A key strength of real estate NFTs is the level of security they offer due to decentralization. Unlike a centralized register, the blockchain’s real estate NFTs are considered tamper-proof. 

This means that you have no risk of your NFT token disappearing due to human error or a malicious act. Consequently, no one can delete your token from the NFT blockchain, which guarantees the longevity of your title, excluding new sales of course.

Keep in mind, however, that a high level of security isn’t guaranteed for all real estate transactions. When the ownership of shares in an SCI is transferred, the transaction is, in the best case, scenario recorded in a register kept by the company only. 

It’s then a company record, not a blockchain entry, that serves to prove that you hold a title to the shares. It’s easy to understand that the loss of these contractual documents, following a human error or a dishonest act, is potentially problematic.

Boosting Real Estate Transactions

In general, investors choose to purchase properties close to where they live. This is partly because investors have little knowledge of other geographies. Proximity makes it easier to complete their transactions. Thus, traditional real-estate portfolios remain very localized.

With tokenization, however, investors can expand their portfolios into a wider market. Since properties can also be divided into smaller amounts, more people can invest. Additionally, property sales are no longer geographically limited since the transaction is decentralized.

Group Investments Into Real Estate


  • Low fees
  • One of the largest crypto exchanges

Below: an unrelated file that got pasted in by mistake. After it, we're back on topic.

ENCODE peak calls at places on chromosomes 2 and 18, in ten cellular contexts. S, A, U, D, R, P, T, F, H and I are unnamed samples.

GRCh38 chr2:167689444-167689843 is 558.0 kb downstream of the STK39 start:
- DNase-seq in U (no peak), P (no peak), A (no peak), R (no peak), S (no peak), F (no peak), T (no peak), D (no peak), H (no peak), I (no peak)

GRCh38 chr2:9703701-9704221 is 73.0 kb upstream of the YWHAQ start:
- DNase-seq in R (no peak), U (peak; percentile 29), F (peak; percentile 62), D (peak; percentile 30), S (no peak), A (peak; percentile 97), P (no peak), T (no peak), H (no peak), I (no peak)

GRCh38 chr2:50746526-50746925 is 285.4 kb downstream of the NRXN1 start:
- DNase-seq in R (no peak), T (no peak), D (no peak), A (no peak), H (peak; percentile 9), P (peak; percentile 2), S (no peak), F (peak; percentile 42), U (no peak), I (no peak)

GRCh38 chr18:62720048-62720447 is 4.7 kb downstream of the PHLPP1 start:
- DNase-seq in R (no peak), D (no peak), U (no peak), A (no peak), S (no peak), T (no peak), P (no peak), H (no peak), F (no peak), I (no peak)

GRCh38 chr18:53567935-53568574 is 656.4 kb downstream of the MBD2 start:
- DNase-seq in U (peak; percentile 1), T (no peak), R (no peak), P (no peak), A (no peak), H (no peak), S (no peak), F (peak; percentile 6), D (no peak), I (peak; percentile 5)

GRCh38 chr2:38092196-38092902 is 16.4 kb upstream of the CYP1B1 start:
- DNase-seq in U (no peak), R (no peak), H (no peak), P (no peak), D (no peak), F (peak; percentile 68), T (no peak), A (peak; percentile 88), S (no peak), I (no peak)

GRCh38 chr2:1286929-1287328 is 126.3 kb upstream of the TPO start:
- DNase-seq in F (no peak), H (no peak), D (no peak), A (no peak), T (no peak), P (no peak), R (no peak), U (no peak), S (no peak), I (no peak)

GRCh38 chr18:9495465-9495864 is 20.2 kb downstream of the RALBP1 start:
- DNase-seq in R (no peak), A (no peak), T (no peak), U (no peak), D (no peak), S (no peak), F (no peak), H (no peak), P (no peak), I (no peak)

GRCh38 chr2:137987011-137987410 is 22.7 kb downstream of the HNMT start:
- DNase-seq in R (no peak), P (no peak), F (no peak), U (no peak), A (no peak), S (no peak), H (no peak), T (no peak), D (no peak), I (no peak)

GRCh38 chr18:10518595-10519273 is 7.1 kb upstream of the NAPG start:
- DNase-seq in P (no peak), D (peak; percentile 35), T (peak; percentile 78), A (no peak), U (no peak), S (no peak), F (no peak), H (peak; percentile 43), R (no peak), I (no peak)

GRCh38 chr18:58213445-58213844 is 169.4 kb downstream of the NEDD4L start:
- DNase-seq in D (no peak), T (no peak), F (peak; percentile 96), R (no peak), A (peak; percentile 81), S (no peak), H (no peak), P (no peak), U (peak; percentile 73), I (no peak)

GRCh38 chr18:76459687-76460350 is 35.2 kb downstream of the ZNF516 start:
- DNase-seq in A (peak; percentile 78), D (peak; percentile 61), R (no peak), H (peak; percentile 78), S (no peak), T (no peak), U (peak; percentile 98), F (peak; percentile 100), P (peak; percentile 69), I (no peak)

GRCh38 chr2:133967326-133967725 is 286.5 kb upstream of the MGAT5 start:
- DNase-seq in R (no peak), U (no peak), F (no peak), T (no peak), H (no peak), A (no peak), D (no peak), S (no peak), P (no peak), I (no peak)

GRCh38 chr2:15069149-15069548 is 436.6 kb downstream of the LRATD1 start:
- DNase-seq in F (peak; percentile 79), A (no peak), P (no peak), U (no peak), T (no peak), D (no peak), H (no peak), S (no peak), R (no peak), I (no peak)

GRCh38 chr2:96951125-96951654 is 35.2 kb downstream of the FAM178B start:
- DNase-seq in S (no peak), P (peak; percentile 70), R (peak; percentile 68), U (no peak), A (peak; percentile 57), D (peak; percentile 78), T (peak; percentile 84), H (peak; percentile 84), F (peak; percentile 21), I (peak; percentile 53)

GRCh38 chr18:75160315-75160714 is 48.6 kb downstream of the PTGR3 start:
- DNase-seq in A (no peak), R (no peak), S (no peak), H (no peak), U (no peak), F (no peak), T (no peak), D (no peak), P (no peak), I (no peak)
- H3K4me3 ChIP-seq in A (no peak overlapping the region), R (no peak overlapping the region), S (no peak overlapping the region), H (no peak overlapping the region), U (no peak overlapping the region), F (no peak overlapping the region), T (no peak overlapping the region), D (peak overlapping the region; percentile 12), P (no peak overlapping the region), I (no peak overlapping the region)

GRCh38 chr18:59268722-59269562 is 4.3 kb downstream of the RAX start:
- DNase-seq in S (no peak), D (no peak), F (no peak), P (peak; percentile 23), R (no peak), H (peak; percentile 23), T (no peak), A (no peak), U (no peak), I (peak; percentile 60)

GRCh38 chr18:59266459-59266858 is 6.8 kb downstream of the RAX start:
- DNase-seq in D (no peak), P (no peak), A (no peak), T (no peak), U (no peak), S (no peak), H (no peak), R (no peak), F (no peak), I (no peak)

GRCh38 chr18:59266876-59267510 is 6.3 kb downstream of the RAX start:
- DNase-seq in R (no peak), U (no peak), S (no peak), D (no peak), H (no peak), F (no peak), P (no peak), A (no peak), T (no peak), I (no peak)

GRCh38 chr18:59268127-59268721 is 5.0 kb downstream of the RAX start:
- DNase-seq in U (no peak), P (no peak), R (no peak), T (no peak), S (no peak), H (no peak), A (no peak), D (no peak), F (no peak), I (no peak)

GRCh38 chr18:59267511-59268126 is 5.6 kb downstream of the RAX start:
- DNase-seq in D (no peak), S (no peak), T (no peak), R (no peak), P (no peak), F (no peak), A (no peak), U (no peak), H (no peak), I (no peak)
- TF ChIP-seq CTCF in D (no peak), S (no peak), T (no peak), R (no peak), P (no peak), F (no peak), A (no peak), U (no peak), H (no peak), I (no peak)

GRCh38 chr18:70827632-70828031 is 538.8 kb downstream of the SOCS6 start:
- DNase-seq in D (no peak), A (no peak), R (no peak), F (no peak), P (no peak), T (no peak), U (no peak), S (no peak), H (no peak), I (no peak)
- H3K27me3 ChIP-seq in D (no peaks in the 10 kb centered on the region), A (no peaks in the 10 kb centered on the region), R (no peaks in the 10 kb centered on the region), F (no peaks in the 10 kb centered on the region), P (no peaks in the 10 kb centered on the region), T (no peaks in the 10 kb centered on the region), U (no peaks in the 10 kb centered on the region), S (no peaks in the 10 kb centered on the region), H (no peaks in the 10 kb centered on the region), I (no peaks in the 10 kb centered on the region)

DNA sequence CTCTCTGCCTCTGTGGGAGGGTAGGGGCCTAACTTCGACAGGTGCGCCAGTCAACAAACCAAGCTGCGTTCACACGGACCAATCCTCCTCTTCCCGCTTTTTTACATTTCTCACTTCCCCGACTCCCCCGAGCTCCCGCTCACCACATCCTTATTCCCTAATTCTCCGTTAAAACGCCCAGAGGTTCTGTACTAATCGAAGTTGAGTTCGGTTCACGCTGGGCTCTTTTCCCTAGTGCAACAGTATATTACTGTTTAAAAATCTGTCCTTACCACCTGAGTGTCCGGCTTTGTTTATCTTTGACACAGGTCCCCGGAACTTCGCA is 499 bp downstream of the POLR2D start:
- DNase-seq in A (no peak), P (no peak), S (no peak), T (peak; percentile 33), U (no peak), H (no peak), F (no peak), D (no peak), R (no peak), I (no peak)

• Fee discount for using native BNB

In traditional real estate, the best properties are reserved for those with significant budgets or banking resources. Real estate NFTs break down the financial barriers that hinder smaller investors. This is because NFTs that fraction a property are more financially accessible. 

Investors with limited resources can still access diverse property choices. This allows newcomers to start putting money to work and thus “get a foot in the door.” They can then grow their capital without having to carry a heavy burden of debt.

Reducing the Costs of Real Estate Transactions

In traditional real estate, there are long contractual procedures which involve different notaries, an agent and the likes. In addition to the time it takes, these procedures place a relatively heavy financial burden on the buyer and seller.

Ultimately, real estate tokenization can operate on smart contracts. These contracts are protocols that work through a blockchain. They collect information and automatically execute actions when defined conditions are met. For example, a smart contract can collect flight data from an airline and automatically compensate passengers who traveled on a delayed flight.

In the case of real estate transactions, smart contracts close deals faster and cheaper.